“Before MSF came, there was no system to deal with the wounded from an attack – we were not used to it,” he says. He recalls how, just over a year ago, when MSF was still building its wards, the hospital director announced the imminent arrival of hundreds of injured people after two nearby attacks killed more than 40.
“We didn’t have the whole set-up in place but we got organised, brought tents, more staff and after that we designed a contingency plan that we have been practising and revising in every attack we’ve dealt with since.”
MSF has also roughly quadrupled the capacity of the hospital by adding about 150 beds, mainly to treat children. The pediatric wards are cheerful spaces. Streamers hang from the ceilings and pink cut-out hearts decorate the walls. A psychologist has hung signs in a few of the wards featuring words such as “Courage” and “Compassion”. Patients travel for hours, even days, by foot, minibus and motorcycle, braving the danger in areas where Boko Haram still lurks.
Samuella Tinguem, a Cameroonian psychologist who works for MSF at the hospital, says she has seen a wide range of afflictions among the mothers who have brought their children here. “Fear, anxiety, financial difficulties, trauma ... In many cases the mother is distressed and not well enough to care for her sick child,” she says.
Creating a friendly environment where people feel comfortable is important, explains Dr Daldava. His own family is from Mora but he grew up and attended medical school in the capital, Yaoundé, in Cameroon’s south. In this part of the world, he says, culture, tradition and poverty make local people wary of going to a hospital before a health problem has become an emergency. Add the dangers caused by Boko Haram’s presence on roads, he says, and patients arrive in desperate need of care and suffering from “many overlapping problems”.
As word gets round that free healthcare is available, more mothers are bringing their children. On a recent morning, a white board resting outside one of the pediatric wards listed a total of 97 young patients admitted for a variety of ailments, from tuberculosis and malaria to malnutrition, of varying intensity.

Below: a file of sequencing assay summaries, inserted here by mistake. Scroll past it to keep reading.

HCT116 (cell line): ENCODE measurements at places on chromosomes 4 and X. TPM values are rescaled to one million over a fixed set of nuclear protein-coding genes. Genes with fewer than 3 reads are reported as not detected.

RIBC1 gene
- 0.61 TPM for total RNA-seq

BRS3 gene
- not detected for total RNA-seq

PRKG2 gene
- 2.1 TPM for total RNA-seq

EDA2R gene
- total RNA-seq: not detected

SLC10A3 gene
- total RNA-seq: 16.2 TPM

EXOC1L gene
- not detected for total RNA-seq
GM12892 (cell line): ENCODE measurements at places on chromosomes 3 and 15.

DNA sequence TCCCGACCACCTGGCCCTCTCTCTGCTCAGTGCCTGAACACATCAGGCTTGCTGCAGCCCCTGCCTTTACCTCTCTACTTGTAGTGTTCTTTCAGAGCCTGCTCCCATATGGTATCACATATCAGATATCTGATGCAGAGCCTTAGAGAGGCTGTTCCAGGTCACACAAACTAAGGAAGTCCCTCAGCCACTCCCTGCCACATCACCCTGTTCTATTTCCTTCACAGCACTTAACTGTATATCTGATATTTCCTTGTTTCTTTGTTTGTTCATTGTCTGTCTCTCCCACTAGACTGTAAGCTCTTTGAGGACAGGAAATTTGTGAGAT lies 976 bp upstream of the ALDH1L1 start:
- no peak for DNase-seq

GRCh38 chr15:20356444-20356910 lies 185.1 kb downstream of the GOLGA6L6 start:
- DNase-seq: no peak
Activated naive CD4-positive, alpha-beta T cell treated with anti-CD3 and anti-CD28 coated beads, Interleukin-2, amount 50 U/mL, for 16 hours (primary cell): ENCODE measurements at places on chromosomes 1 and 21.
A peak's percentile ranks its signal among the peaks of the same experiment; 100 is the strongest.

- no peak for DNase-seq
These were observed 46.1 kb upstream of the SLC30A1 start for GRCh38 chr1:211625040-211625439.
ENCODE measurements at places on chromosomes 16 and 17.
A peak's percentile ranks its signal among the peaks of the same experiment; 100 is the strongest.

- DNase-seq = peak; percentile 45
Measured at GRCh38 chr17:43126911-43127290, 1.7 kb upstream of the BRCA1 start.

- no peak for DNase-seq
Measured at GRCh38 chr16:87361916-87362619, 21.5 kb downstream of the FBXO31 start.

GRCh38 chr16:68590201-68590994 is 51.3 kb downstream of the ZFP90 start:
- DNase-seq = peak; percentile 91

Despite the staff’s efforts to make the hospital a safe and welcoming place, reminders of danger are never far away. In another wing, four men and one woman lie recovering from shrapnel wounds. They were lucky to survive attacks on their nearby village by two young female suicide bombers.
Amsa, the young woman, has wounds from the tops of her feet all the way up her body, ending with a gaping slash on her forehead. Her breasts are too badly wounded for her to breastfeed her infant, so MSF is providing formula for the child until she recovers. Speaking softly, she says that a suicide bomber detonated outside her home when she went out in the night to use the outdoor toilet. Her husband was killed by the explosion, she says.
This is the type of horror that could await Mariam, the mother of Maloumbrahim, when her son recovers and they travel back to their village.
“It’s been one year of us hearing the sounds of war,” she says, cradling her son’s head. “We are very afraid of Boko Haram but we have to go back there as soon as possible,” explaining that her husband and two other children are tending the land and livestock on their own.
“We don’t have a choice. We’ll go back.”
All donations received before January 31, 2017 will be matched, up to £300,000, by the ELMA Relief Foundation, a private charitable foundation that supports communities affected by man-made or natural disasters.
Photographs: Pierre-Yves Bernard/MSF
Editor: Daniel Dombey
Series editor: Sue Matthias
Project management: Aleksandra Wisniewska
Mapping: Steve Bernard